Google+ – communication officers – Social Media Club

In October an organisation which I had not heard of before, hosted an afternoon session on the wonders of Google+. The organisation, which calls itself Social Media Club Copenhagen had invited three speakers to share their experiences and knowledge about Google+. I am not sure how many of the participants had a health background, but I definitely felt like a minority group. Instead the room was full of people from the communication office of this and that company, from media organisations and other communicative people. Although only one speaker was actually from Google it felt a little bit like all three of them had been paid to salute Google+. Perhaps their recommendations were very heartfelt and real, but it did just seem like a little bit too fantastic. Despite a seminar where I wasn’t quite sure what I got out of it, it did reawaken a curiosity to this new platform and  I took home some useful G+ tips which were shared during and after the seminar. Eg. the ‘Hangout’ features seems to contain lots of potential as useful tool!

Journalists – social media – drinks – debate

The Copenhagen section of the Danish Union of Journalists have applied a wonderful concept called “Drinks and Debate”. Every last Friday of the month they invite members to meet up at Library Bar in Copenhagen and participate in a debate and enjoy one (sometimes two) free cocktails. In October the theme was what journalism can learn from Social Media. Once again this was not a crowd of health people, but a majority of journalists who for a great part (still) feel threatened by this scary phenomena of social media. Astrig Haug from the Danish media hos Berlingske talked about her experiences with using social media and shared thoughts on Danish media’s adoption (or lack) of social media. Interesting thoughts on how newspapers are still thinking in print articles when writing to the net and the need for the journalist to adapt to a changing world were brought forward. Astrid Haug encouraged journalist to turn their heads towards the bloggers for inspiration both as information sources but also for their methods and style. For example by being better at putting themselves out there and also expose what you don’t know. All in all an inspiring debate.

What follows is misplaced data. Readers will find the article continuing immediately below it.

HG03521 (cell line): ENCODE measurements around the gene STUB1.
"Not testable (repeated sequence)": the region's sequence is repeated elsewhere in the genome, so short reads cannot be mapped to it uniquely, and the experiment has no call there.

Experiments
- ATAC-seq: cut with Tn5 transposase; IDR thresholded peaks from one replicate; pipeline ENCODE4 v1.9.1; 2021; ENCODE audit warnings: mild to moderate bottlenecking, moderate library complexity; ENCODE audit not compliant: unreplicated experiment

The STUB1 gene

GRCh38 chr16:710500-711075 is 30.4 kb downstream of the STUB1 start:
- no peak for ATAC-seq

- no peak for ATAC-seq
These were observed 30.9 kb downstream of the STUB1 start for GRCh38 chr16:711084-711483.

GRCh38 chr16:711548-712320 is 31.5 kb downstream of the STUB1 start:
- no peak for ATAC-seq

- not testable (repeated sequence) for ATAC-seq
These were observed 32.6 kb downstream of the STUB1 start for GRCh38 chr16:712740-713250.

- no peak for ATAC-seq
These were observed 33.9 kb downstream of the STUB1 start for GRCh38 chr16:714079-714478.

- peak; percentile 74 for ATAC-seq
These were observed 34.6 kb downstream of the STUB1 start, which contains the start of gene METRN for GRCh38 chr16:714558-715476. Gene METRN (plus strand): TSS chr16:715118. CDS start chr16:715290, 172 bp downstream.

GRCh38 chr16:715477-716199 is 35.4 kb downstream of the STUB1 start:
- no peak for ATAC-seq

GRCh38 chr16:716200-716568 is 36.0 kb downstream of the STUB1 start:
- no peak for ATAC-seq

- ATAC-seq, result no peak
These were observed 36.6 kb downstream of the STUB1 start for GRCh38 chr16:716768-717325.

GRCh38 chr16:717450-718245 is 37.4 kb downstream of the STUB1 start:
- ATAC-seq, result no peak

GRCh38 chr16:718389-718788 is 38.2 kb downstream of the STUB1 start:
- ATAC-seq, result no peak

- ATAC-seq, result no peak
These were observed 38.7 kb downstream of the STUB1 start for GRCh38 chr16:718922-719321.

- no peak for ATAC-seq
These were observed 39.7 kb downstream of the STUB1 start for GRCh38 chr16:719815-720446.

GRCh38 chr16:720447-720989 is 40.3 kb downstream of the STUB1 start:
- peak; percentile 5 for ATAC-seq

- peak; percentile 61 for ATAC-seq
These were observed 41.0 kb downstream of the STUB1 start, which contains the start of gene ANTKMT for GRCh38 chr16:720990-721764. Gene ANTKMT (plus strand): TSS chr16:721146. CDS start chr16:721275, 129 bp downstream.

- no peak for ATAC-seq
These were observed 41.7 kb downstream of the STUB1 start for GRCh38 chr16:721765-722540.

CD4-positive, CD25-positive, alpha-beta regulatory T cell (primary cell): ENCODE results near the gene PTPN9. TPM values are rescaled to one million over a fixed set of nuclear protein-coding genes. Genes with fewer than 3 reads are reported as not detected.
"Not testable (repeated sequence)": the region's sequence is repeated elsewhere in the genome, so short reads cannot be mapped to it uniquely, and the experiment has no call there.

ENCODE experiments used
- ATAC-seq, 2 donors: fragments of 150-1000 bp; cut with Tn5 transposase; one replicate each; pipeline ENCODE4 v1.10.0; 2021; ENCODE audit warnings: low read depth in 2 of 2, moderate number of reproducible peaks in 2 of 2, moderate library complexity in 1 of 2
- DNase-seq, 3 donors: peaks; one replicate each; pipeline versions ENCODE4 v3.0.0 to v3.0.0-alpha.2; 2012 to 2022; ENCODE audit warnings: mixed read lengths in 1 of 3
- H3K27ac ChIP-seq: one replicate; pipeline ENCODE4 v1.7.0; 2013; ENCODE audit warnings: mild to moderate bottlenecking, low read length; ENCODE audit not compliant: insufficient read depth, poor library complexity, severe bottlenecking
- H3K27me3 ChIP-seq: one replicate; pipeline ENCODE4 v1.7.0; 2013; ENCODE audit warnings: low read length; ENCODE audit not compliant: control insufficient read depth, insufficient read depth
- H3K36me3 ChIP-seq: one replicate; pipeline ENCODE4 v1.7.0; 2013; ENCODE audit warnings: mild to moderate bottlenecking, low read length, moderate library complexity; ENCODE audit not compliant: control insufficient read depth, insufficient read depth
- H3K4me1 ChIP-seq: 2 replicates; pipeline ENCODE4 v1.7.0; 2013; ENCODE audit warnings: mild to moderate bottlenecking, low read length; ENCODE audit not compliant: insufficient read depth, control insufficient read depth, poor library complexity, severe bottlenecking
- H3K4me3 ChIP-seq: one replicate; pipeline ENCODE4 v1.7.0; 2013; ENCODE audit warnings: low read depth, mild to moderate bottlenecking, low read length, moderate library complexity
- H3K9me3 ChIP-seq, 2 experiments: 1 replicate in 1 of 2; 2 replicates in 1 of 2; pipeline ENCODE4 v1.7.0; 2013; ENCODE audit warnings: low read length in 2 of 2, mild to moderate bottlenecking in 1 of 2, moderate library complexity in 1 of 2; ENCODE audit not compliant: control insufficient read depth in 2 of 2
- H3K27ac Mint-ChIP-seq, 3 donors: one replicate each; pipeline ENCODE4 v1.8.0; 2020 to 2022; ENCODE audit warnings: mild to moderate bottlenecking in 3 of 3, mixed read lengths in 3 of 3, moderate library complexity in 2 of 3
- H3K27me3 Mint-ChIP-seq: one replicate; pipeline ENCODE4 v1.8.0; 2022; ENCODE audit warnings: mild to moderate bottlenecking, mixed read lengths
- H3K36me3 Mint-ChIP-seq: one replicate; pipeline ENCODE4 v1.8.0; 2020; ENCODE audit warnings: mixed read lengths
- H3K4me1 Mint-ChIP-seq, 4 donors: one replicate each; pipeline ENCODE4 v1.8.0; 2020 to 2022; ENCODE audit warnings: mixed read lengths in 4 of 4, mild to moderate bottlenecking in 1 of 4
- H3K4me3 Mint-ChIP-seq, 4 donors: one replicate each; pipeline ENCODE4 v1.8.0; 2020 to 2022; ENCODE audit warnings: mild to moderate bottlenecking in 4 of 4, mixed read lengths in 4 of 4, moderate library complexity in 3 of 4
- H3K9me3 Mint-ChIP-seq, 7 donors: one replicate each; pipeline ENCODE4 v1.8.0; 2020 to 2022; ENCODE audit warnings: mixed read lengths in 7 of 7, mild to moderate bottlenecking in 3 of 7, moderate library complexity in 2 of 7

Mixing it all up and seminars to come

Attending these different seminars and conferences have been very inspiring for me. The quality as varied but all have has contributed to increase my understanding of social media and its current and potential role in communication broadly and in science communication specifically. What I now await is a Public Health conference that could put social media on the agenda. Sadly the upcoming annual of conference European Public Health Association (EUPHA) which takes place in Copenhagen 9-11 November, does not have it on the programme. The social media presence prior to the conference has also been very limited. A hashtag #EPHconference  have however been promoted and I’m curious to see whether it will be used. Right now I’m sceptical but hoping to be positive surprised! Later this afternoon I’m heading to a seminar at Videnskab.dk (a Danish science communication website) about the visibility of Danish research and a preview of a new international research platform called ScienceNordic. Will share more about this seminar later on.